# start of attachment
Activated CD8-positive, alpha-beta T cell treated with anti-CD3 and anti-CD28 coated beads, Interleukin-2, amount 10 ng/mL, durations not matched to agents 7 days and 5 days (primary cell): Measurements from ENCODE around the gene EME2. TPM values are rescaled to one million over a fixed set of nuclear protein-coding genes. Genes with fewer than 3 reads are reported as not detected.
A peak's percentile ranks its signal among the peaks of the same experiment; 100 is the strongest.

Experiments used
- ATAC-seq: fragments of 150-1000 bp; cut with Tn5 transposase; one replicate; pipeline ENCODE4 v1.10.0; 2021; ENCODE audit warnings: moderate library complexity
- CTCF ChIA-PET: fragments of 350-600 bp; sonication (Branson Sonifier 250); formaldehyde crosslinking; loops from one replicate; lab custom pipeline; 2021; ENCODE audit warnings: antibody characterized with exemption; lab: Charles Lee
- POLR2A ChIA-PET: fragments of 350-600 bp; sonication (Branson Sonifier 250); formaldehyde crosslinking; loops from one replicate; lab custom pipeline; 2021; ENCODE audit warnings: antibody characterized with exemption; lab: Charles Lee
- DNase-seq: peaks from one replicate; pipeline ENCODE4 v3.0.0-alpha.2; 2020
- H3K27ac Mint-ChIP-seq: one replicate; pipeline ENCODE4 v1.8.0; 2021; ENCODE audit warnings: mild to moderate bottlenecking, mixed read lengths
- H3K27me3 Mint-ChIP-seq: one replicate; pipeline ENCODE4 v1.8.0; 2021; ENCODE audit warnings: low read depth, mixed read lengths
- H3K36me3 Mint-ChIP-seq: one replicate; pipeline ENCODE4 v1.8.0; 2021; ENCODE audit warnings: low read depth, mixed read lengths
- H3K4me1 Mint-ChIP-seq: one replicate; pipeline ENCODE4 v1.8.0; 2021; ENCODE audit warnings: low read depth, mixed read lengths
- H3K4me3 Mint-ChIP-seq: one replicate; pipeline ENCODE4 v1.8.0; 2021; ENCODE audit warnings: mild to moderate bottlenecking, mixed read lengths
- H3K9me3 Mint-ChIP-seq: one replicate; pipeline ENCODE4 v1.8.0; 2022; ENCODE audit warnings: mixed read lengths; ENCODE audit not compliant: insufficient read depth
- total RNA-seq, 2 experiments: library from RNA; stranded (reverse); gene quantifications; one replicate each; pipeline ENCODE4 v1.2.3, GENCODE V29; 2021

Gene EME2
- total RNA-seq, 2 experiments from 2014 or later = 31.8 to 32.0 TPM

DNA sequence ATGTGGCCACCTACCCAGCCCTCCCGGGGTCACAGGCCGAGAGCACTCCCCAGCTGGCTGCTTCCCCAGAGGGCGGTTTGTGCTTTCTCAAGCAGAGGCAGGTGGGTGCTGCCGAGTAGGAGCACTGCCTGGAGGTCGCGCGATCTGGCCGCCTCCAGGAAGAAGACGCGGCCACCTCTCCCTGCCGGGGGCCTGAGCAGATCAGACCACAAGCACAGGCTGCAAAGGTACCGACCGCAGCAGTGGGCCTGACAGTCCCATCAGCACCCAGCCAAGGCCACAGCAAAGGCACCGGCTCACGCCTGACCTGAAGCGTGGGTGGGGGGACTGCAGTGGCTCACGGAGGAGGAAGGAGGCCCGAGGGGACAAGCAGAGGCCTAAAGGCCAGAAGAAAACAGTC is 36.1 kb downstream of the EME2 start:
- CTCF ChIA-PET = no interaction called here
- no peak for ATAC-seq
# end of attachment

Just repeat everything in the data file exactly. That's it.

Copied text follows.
Activated CD8-positive, alpha-beta T cell treated with anti-CD3 and anti-CD28 coated beads, Interleukin-2, amount 10 ng/mL, durations not matched to agents 7 days and 5 days (primary cell): Measurements from ENCODE around the gene EME2. TPM values are rescaled to one million over a fixed set of nuclear protein-coding genes. Genes with fewer than 3 reads are reported as not detected.
A peak's percentile ranks its signal among the peaks of the same experiment; 100 is the strongest.

Experiments used
- ATAC-seq: fragments of 150-1000 bp; cut with Tn5 transposase; one replicate; pipeline ENCODE4 v1.10.0; 2021; ENCODE audit warnings: moderate library complexity
- CTCF ChIA-PET: fragments of 350-600 bp; sonication (Branson Sonifier 250); formaldehyde crosslinking; loops from one replicate; lab custom pipeline; 2021; ENCODE audit warnings: antibody characterized with exemption; lab: Charles Lee
- POLR2A ChIA-PET: fragments of 350-600 bp; sonication (Branson Sonifier 250); formaldehyde crosslinking; loops from one replicate; lab custom pipeline; 2021; ENCODE audit warnings: antibody characterized with exemption; lab: Charles Lee
- DNase-seq: peaks from one replicate; pipeline ENCODE4 v3.0.0-alpha.2; 2020
- H3K27ac Mint-ChIP-seq: one replicate; pipeline ENCODE4 v1.8.0; 2021; ENCODE audit warnings: mild to moderate bottlenecking, mixed read lengths
- H3K27me3 Mint-ChIP-seq: one replicate; pipeline ENCODE4 v1.8.0; 2021; ENCODE audit warnings: low read depth, mixed read lengths
- H3K36me3 Mint-ChIP-seq: one replicate; pipeline ENCODE4 v1.8.0; 2021; ENCODE audit warnings: low read depth, mixed read lengths
- H3K4me1 Mint-ChIP-seq: one replicate; pipeline ENCODE4 v1.8.0; 2021; ENCODE audit warnings: low read depth, mixed read lengths
- H3K4me3 Mint-ChIP-seq: one replicate; pipeline ENCODE4 v1.8.0; 2021; ENCODE audit warnings: mild to moderate bottlenecking, mixed read lengths
- H3K9me3 Mint-ChIP-seq: one replicate; pipeline ENCODE4 v1.8.0; 2022; ENCODE audit warnings: mixed read lengths; ENCODE audit not compliant: insufficient read depth
- total RNA-seq, 2 experiments: library from RNA; stranded (reverse); gene quantifications; one replicate each; pipeline ENCODE4 v1.2.3, GENCODE V29; 2021

Gene EME2
- total RNA-seq, 2 experiments from 2014 or later = 31.8 to 32.0 TPM

DNA sequence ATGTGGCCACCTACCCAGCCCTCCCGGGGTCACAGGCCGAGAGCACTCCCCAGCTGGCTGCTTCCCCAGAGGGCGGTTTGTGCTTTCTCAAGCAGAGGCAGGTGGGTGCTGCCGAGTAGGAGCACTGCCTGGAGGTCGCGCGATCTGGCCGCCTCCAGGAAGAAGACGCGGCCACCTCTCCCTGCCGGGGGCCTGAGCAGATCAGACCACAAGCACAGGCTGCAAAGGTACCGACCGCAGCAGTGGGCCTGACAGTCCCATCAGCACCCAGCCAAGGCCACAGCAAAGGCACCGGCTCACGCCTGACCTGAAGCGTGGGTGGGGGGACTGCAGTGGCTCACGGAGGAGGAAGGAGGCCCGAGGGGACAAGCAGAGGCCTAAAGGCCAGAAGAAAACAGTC is 36.1 kb downstream of the EME2 start:
- CTCF ChIA-PET = no interaction called here
- no peak for ATAC-seq